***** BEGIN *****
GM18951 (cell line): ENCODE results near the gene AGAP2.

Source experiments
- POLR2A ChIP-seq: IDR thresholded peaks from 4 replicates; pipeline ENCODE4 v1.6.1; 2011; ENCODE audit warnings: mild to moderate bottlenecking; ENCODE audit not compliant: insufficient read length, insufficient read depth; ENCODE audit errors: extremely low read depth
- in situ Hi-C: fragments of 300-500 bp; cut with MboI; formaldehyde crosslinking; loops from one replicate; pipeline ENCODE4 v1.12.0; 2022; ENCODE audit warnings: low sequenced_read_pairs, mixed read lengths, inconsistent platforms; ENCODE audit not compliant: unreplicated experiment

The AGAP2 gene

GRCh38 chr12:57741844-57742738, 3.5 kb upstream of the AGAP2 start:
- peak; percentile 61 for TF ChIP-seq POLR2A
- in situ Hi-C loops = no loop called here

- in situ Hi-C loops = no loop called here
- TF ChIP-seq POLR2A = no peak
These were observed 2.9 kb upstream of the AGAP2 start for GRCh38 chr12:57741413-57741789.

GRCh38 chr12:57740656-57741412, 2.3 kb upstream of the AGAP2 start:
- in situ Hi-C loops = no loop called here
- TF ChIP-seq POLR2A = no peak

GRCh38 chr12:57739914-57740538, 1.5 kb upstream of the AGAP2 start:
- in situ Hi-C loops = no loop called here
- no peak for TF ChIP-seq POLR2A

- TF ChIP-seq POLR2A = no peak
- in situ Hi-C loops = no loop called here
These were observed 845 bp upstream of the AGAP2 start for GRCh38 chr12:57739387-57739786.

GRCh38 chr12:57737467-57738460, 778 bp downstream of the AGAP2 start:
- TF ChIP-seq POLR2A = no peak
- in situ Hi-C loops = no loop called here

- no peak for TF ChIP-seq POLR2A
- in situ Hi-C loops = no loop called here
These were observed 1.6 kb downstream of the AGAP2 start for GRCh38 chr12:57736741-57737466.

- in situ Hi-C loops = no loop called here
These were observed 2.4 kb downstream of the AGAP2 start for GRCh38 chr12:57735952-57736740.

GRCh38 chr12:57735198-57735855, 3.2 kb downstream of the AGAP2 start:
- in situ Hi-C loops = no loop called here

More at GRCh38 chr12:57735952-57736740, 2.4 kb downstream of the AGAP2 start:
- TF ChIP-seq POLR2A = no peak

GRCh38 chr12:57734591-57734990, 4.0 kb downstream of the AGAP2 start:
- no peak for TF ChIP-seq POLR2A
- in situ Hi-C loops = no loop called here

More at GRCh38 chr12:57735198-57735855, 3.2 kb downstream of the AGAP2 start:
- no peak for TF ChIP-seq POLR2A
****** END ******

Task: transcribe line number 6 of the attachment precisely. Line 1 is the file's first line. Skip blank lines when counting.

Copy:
GRCh38 chr12:57741844-57742738, 3.5 kb upstream of the AGAP2 start: